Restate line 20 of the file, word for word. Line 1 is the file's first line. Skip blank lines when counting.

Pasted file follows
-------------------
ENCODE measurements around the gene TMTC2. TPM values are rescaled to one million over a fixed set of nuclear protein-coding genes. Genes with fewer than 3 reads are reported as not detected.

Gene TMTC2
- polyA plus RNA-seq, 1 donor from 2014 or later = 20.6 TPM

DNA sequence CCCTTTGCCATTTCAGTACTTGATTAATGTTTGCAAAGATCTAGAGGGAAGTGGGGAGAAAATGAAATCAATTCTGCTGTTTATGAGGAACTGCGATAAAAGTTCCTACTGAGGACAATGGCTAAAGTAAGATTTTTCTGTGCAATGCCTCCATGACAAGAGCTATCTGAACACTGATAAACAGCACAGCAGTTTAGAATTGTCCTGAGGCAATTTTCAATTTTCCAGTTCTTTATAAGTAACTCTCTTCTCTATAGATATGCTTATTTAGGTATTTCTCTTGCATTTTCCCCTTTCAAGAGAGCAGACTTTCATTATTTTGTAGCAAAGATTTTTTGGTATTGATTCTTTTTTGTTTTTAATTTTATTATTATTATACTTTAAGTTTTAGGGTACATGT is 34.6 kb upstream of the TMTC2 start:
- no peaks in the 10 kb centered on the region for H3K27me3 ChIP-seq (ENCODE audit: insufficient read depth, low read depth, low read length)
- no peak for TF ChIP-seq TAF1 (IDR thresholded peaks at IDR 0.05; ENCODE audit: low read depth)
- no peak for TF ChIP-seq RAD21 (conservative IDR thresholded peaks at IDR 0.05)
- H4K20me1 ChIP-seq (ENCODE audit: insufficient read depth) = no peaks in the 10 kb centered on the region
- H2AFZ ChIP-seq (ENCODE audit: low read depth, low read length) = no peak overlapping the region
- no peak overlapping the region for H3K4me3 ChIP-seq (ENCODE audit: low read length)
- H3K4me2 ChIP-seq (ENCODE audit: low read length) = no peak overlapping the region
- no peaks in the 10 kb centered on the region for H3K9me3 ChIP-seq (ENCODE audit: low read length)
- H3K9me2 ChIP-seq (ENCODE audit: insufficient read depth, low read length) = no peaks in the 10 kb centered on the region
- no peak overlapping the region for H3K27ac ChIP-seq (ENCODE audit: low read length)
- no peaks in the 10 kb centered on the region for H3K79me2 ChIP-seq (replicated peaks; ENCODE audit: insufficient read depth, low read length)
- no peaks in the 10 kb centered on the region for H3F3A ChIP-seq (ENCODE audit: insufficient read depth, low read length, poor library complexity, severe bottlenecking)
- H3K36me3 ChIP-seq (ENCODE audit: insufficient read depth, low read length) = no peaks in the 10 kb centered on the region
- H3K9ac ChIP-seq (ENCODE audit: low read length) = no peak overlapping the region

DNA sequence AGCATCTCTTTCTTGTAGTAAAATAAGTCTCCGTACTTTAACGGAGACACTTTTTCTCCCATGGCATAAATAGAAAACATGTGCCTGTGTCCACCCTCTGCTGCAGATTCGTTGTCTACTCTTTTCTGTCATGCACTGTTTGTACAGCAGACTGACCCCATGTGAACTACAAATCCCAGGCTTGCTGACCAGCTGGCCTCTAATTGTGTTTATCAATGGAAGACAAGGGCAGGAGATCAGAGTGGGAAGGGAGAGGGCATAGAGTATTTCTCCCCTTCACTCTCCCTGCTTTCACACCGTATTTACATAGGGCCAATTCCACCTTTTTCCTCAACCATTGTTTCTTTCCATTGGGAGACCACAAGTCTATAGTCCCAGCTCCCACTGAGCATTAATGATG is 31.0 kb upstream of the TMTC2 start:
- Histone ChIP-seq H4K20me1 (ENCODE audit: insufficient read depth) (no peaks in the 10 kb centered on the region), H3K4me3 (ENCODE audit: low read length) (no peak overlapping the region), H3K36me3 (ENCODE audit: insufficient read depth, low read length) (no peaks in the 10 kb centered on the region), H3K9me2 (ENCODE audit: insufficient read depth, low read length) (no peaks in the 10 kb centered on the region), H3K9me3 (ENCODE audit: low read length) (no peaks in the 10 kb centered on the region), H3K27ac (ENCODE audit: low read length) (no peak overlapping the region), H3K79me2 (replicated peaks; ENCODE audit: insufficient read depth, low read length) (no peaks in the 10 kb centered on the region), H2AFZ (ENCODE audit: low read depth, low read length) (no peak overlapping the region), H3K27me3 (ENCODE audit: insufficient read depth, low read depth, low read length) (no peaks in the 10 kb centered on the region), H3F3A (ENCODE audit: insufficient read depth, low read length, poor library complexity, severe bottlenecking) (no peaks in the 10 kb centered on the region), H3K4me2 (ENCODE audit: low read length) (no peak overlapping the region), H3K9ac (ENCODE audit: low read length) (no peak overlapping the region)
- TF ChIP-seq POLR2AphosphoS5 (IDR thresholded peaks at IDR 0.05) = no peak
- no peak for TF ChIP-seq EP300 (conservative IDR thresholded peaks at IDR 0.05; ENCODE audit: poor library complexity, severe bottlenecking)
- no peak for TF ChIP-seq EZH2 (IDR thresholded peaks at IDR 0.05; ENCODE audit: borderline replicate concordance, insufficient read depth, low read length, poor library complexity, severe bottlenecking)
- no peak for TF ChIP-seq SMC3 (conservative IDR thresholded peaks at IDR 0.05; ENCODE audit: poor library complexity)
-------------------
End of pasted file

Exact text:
- Histone ChIP-seq H4K20me1 (ENCODE audit: insufficient read depth) (no peaks in the 10 kb centered on the region), H3K4me3 (ENCODE audit: low read length) (no peak overlapping the region), H3K36me3 (ENCODE audit: insufficient read depth, low read length) (no peaks in the 10 kb centered on the region), H3K9me2 (ENCODE audit: insufficient read depth, low read length) (no peaks in the 10 kb centered on the region), H3K9me3 (ENCODE audit: low read length) (no peaks in the 10 kb centered on the region), H3K27ac (ENCODE audit: low read length) (no peak overlapping the region), H3K79me2 (replicated peaks; ENCODE audit: insufficient read depth, low read length) (no peaks in the 10 kb centered on the region), H2AFZ (ENCODE audit: low read depth, low read length) (no peak overlapping the region), H3K27me3 (ENCODE audit: insufficient read depth, low read depth, low read length) (no peaks in the 10 kb centered on the region), H3F3A (ENCODE audit: insufficient read depth, low read length, poor library complexity, severe bottlenecking) (no peaks in the 10 kb centered on the region), H3K4me2 (ENCODE audit: low read length) (no peak overlapping the region), H3K9ac (ENCODE audit: low read length) (no peak overlapping the region)